To protect industry investments, Winn stressed the need to plan in advance and make informed, calculated efforts to at the very least reduce the severity of a security breach. “Are you going to have a little ‘bad day’ because you’re able to fix it quickly, it doesn’t cause catastrophic failure, because you’ve thought about the design in advance, you’ve thought about what that impact is, and you’re able to recover quickly? … How much can you assume that something is going to go wrong and make sure it doesn’t go wrong very badly?” This approach is cost effective, and even the small tasks, like cutting back vegetation to have clear sightlines for camera systems, go a long way to ensure physical security and increased monitoring. Bolting on security measures, both physical and cyber, is costly and leaves systems exposed in the meantime.
And while ensuring security was paramount among the panelists, they all understood that “gold plating” the electrical system doesn’t work, and a degree of variation and baseline of standards were likely necessary to protect the system without adding costs arbitrarily. Rather, targeting cost-effective means to safeguard known, priority vulnerabilities can be a manageable way to shore up infrastructure. “You have to pick and choose where you’re going to put your money… where are the crown jewels? If you can’t protect them, you can hide them,” said Rovinski, pointing to maintaining fences and trimming vegetation around substations as an example of a relatively inexpensive means to increase security. By the end of the conversation, a consensus emerged that a discussion on standards was necessary and should bring everyone to the table to make sure individual operators’ situations, needs, and threat assessments are taken into consideration when designing new standards.
Collaboration Is Essential
All panelists pointed to the importance of continued dialogue, communication, information sharing, and collaboration among government and private sector partners to identify and understand emerging threats and how to best protect critical infrastructure.
“Collaboration works. It’s important to have a friend before you need a friend… that’s the only way that you’re going to provide the security that you actually need,” said Rovinski, pointing to an increased intra-government and private sector connection following Russian attacks on Ukraine’s power system.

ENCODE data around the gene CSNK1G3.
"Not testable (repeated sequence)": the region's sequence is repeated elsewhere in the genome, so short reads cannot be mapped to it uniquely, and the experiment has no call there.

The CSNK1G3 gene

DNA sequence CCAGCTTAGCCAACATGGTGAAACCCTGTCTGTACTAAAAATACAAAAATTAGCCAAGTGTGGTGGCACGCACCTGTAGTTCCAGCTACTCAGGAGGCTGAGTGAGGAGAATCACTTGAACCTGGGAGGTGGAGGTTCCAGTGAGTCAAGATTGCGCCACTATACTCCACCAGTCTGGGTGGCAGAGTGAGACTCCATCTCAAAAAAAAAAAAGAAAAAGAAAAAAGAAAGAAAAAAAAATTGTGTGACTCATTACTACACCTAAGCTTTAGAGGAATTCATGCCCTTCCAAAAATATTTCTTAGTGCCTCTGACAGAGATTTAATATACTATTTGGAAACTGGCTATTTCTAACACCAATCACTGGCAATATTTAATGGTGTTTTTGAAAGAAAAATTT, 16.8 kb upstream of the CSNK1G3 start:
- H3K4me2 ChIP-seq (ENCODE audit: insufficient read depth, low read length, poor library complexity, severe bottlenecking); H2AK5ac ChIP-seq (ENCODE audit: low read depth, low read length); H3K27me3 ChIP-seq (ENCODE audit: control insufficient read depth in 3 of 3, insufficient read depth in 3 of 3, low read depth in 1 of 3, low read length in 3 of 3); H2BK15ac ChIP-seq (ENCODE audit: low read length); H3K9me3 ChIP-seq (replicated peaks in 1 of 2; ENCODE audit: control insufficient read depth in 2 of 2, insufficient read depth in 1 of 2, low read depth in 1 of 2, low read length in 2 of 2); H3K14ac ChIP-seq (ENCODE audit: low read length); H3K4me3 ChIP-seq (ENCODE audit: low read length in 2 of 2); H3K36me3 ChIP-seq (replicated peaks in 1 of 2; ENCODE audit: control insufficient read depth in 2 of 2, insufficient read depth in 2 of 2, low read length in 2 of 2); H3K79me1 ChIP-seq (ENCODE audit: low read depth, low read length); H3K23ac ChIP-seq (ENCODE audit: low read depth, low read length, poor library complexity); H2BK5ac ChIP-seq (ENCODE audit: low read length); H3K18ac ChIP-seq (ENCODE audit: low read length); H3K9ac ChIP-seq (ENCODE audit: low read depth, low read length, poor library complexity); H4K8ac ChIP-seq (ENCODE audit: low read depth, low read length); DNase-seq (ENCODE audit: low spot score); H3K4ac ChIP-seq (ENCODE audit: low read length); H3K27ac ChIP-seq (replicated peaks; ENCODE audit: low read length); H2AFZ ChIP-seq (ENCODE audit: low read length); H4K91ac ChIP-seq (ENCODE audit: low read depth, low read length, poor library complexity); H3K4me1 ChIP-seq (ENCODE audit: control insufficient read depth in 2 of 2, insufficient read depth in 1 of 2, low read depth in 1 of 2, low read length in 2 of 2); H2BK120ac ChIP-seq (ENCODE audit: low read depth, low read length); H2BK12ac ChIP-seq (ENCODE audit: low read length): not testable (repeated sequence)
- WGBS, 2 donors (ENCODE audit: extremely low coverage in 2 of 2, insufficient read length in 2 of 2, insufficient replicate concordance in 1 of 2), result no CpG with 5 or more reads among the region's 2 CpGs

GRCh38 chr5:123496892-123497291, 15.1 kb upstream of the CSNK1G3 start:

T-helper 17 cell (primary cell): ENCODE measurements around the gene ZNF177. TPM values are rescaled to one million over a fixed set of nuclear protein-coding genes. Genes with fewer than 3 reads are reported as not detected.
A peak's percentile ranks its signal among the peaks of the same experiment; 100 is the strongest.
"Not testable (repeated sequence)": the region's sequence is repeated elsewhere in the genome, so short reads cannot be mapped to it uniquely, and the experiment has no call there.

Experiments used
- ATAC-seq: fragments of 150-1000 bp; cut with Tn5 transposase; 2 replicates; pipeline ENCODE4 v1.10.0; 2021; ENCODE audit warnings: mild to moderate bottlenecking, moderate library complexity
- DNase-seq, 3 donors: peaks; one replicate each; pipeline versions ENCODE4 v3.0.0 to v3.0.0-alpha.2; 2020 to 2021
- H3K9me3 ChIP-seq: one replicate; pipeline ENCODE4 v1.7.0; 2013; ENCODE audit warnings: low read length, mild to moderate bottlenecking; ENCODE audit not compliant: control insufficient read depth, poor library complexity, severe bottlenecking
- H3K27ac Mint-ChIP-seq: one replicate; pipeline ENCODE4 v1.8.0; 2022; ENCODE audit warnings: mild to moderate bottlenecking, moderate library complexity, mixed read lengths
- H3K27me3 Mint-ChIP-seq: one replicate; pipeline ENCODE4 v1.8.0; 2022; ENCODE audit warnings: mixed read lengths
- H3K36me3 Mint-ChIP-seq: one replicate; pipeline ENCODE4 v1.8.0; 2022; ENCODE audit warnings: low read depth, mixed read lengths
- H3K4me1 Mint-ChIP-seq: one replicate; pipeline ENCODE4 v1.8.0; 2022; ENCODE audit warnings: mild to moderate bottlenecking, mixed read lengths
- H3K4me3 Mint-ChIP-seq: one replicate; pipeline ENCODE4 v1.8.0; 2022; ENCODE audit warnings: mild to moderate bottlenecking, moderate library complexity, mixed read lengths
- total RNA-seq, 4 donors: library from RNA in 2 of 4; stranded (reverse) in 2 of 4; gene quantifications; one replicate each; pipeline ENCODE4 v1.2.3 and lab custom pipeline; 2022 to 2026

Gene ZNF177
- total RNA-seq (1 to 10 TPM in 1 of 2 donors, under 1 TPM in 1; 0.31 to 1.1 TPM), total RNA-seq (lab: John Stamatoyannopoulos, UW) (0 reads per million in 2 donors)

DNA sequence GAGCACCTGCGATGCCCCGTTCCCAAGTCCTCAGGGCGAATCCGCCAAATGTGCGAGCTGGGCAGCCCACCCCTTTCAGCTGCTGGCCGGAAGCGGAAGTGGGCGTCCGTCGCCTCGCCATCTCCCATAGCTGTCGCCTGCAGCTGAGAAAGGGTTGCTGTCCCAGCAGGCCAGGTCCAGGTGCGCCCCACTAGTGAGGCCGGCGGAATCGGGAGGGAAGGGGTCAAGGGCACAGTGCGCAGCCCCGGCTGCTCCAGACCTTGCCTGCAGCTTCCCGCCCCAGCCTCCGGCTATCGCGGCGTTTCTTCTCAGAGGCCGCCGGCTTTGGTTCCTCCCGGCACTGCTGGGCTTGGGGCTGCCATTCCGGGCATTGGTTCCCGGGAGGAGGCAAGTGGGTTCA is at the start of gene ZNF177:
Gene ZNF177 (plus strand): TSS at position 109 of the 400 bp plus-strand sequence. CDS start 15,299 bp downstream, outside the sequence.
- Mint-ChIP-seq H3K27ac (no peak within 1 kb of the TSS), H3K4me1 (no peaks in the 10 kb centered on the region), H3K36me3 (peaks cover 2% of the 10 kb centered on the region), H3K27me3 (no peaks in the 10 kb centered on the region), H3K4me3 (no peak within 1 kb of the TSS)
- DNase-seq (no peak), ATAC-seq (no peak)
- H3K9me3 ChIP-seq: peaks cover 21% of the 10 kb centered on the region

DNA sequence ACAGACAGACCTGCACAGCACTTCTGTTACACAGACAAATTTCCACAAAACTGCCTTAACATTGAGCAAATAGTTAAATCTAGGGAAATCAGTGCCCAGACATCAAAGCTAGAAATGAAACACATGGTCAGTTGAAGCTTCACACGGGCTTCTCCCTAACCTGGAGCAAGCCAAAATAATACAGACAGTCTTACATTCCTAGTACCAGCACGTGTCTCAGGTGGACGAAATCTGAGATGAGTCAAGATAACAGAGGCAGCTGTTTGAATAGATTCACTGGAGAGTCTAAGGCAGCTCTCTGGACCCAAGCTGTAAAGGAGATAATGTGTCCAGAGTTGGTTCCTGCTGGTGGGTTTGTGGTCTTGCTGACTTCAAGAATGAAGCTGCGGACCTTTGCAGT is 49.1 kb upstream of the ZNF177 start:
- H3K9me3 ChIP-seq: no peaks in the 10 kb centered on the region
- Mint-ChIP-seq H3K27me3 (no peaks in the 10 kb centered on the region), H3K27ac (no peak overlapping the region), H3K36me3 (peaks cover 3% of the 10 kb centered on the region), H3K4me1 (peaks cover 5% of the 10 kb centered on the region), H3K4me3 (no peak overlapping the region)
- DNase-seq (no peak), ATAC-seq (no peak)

EPSA is a member of the Electricity Information Sharing and Analysis Center, or E-ISAC, run by NERC with Cancel at the helm, which allows industry to rapidly share information and guidance on a 24/7 basis, as well as to participate in grid security exercises. In addition to the E-ISAC, EPSA member companies also participate in bi-directional information sharing with the U.S. intelligence community via the Department of Homeland Security (DHS) Cybersecurity and Infrastructure Security Agency (CISA) and its National Cybersecurity & Communications Integration Center (NCCIC) and are actively involved in the FBI InfraGard program.
A Comprehensive, but Flexible Approach Is Needed
Panelists gave the industry high marks for being ahead of other sectors in their preparedness, but as the grid develops, and new and evolving physical and cyber threats increase, speakers emphasized that grid operators and energy suppliers needed a comprehensive but flexible approach to security.
EPSA’ Cybersecurity in the Electric Power Sector highlights this required balance between engagement and investment across the diversity of power providers, business models, and asset portfolios. It also details the many ways competitive power suppliers are working with all relevant parties to tackle cybersecurity risks. And through the continued collaboration between government partners and industry, it is possible to meet these challenges in the most cost-effective way, addressing the risks where they are, and anticipating where they might appear.